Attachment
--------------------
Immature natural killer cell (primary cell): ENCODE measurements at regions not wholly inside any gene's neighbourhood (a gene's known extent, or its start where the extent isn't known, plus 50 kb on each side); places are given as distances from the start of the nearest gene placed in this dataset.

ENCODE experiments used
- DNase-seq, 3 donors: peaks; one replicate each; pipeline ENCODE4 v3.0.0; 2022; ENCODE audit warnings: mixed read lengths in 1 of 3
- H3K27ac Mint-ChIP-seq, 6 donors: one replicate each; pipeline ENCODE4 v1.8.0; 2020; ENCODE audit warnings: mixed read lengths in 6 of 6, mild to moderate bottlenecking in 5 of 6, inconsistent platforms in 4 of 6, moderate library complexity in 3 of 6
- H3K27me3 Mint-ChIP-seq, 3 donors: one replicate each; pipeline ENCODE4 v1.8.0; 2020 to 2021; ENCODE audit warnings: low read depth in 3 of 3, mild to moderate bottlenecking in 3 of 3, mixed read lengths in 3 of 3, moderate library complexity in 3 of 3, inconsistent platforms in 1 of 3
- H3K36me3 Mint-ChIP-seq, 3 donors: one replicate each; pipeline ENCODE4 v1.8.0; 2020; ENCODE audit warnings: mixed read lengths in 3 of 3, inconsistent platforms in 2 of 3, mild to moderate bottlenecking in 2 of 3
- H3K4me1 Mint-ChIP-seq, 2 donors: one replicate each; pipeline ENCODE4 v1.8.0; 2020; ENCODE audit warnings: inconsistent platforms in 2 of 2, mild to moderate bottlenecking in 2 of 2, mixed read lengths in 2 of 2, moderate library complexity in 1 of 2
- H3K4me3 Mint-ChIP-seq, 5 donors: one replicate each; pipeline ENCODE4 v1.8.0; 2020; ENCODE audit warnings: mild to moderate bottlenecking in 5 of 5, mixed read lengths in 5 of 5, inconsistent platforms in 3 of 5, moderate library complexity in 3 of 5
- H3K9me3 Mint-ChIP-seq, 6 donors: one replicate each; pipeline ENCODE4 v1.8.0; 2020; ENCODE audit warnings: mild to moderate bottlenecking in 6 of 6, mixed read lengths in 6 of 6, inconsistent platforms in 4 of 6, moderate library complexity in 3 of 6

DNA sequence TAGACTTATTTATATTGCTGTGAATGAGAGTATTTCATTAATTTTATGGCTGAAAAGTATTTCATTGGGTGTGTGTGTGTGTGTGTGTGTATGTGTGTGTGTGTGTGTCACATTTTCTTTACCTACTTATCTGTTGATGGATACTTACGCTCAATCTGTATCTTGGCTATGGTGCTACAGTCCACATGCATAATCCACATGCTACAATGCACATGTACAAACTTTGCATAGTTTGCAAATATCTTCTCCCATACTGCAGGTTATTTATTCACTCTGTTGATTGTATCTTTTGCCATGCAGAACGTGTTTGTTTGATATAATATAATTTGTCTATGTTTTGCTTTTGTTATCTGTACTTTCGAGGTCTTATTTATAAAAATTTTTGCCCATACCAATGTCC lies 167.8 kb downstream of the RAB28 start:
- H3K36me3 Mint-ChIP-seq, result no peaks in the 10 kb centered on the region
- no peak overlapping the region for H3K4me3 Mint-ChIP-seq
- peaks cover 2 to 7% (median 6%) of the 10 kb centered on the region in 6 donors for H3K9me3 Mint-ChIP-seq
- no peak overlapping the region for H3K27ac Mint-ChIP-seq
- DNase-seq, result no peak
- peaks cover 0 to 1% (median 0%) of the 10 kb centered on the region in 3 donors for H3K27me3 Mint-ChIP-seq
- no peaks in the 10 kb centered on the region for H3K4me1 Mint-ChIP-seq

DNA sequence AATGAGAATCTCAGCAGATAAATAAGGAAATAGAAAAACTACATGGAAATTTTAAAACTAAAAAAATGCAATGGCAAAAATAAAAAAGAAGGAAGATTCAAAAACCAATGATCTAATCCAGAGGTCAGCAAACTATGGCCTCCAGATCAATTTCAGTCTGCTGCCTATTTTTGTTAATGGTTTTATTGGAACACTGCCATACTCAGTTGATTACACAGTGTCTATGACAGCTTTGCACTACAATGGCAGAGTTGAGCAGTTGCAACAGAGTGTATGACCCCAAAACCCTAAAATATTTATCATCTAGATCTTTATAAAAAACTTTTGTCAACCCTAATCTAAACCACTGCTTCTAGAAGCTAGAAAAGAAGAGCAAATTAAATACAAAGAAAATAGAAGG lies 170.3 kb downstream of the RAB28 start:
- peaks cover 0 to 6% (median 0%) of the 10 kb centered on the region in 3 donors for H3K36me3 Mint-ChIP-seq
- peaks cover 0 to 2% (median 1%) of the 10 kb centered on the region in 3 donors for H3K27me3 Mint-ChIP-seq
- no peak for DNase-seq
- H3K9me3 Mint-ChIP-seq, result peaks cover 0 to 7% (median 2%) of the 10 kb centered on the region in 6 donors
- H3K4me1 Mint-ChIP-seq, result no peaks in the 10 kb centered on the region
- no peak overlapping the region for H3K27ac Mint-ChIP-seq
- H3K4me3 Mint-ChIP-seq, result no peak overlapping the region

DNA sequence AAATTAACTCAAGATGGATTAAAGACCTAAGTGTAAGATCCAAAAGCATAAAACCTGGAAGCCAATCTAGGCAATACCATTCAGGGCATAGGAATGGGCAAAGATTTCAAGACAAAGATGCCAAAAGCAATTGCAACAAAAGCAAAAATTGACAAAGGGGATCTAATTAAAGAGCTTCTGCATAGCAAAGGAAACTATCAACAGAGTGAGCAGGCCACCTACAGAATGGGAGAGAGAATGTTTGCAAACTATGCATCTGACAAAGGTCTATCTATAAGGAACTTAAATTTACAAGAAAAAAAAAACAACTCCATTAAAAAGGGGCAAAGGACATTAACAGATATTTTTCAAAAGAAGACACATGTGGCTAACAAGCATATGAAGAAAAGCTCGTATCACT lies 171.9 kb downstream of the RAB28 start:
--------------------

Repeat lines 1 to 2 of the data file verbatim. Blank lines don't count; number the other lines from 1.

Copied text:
Immature natural killer cell (primary cell): ENCODE measurements at regions not wholly inside any gene's neighbourhood (a gene's known extent, or its start where the extent isn't known, plus 50 kb on each side); places are given as distances from the start of the nearest gene placed in this dataset.

ENCODE experiments used